Scanning the depths off the Philippines in 2007, an undersea robot beamed back video of a worm—or was it a squid, or a worm eating a squid?—with spiraling appendages, iridescent "oars," and a feathery "nose."
"When the image came onto the screen, everyone said, Oh my gosh, what's that?" recalled marine zoologist Laurence Madin of the Woods Hole Oceanographic Institution in Massachusetts.
Thanks to a new study co-authored by Madin, we now have the answer. The animal—as suspected—turned out to be a bizarrely bedecked marine worm totally new to science. (See marine-worm pictures.)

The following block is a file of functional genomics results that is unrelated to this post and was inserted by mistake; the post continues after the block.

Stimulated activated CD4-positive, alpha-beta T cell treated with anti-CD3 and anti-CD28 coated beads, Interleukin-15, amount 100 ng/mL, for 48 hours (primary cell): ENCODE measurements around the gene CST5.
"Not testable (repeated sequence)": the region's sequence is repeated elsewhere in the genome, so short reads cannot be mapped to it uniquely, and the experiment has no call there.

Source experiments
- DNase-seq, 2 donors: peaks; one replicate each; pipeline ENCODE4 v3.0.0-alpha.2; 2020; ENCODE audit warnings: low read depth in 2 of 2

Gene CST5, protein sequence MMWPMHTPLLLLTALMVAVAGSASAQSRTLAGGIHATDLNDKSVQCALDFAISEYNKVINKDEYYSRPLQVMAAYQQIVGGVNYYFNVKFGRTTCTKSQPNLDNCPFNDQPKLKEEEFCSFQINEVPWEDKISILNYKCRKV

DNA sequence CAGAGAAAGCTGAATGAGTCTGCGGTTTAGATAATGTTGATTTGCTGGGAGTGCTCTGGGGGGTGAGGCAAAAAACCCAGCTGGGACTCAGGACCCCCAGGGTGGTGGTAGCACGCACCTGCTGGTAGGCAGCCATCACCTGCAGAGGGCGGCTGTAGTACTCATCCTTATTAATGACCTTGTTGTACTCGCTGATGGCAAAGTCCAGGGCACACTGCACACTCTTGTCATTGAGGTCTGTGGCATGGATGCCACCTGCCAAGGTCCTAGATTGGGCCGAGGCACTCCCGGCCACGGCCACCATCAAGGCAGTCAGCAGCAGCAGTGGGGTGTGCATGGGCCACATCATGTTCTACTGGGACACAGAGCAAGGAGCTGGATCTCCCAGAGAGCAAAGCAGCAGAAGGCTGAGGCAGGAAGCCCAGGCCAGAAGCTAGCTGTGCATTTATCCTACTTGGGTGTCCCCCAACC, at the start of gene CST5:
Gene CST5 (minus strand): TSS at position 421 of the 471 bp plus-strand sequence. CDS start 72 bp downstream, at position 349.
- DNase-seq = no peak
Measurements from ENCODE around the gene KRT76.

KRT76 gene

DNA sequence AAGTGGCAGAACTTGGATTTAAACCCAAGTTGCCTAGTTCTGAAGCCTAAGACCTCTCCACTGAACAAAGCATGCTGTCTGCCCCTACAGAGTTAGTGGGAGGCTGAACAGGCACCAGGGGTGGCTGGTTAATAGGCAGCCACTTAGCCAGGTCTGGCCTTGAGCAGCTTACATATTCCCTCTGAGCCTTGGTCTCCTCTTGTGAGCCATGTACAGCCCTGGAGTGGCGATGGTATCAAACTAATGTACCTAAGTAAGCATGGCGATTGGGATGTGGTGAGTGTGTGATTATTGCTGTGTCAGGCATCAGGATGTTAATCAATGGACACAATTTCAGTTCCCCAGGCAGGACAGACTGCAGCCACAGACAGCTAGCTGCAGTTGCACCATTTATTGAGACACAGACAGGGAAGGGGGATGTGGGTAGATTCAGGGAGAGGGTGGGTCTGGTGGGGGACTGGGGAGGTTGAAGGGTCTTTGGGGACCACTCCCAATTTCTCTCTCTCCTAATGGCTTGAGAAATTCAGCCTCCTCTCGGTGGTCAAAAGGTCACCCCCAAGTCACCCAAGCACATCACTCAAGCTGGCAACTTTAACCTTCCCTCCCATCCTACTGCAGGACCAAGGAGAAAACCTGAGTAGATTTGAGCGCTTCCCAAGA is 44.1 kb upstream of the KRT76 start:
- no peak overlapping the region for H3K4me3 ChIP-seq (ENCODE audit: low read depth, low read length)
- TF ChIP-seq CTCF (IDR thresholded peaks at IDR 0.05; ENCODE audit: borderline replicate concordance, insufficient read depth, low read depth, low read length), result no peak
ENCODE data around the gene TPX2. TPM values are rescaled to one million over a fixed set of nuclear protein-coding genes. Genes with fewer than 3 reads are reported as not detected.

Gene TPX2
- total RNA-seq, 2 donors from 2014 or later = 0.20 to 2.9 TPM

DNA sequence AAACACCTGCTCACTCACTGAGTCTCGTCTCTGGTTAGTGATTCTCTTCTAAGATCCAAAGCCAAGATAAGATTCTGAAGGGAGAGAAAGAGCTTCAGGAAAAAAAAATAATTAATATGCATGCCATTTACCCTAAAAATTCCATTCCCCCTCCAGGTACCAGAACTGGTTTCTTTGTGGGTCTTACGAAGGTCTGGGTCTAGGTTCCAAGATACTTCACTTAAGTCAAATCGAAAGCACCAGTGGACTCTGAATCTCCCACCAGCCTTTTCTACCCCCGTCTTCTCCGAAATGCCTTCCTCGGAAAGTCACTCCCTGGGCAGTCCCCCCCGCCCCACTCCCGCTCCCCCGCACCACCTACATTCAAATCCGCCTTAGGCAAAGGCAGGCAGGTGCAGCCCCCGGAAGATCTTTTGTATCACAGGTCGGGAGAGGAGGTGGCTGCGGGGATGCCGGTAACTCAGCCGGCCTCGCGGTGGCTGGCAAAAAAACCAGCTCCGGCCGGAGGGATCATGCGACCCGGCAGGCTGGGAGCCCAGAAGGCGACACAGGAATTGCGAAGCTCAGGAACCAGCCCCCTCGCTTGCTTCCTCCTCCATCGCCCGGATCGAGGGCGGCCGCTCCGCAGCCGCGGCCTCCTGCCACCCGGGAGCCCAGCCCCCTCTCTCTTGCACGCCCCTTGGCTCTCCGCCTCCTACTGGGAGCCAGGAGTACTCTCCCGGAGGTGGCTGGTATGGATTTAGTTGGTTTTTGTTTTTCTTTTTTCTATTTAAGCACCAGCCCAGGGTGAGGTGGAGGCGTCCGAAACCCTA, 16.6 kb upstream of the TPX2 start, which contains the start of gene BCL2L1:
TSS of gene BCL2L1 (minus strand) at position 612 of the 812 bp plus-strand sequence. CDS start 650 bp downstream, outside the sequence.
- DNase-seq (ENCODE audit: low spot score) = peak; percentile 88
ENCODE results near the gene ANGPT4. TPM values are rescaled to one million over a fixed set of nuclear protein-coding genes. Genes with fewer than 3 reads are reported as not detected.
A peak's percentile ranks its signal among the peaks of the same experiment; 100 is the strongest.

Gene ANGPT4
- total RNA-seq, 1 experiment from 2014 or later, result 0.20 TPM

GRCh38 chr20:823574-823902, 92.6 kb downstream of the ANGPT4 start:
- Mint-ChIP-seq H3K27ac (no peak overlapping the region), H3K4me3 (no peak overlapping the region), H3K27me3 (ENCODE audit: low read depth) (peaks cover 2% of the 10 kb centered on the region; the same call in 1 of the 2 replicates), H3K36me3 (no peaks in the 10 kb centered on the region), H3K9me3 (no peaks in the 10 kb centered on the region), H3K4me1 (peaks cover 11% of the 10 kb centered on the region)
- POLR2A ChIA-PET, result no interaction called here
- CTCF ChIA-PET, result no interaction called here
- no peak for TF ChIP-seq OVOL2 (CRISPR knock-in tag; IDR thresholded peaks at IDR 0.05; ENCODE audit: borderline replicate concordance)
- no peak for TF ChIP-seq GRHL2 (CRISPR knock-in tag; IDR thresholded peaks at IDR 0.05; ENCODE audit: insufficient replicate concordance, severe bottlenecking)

The paper, published Tuesday in the journal Biology Letters, describes the new species at length for the first time and officially christens the creature Teuthidodrilus samae, or "squid worm of the Sama"—the Sama being a culture with ties to Philippine islands not far from the discovery site.
Read more: "Flamboyant" New Squid Worm Surprises, Delights Experts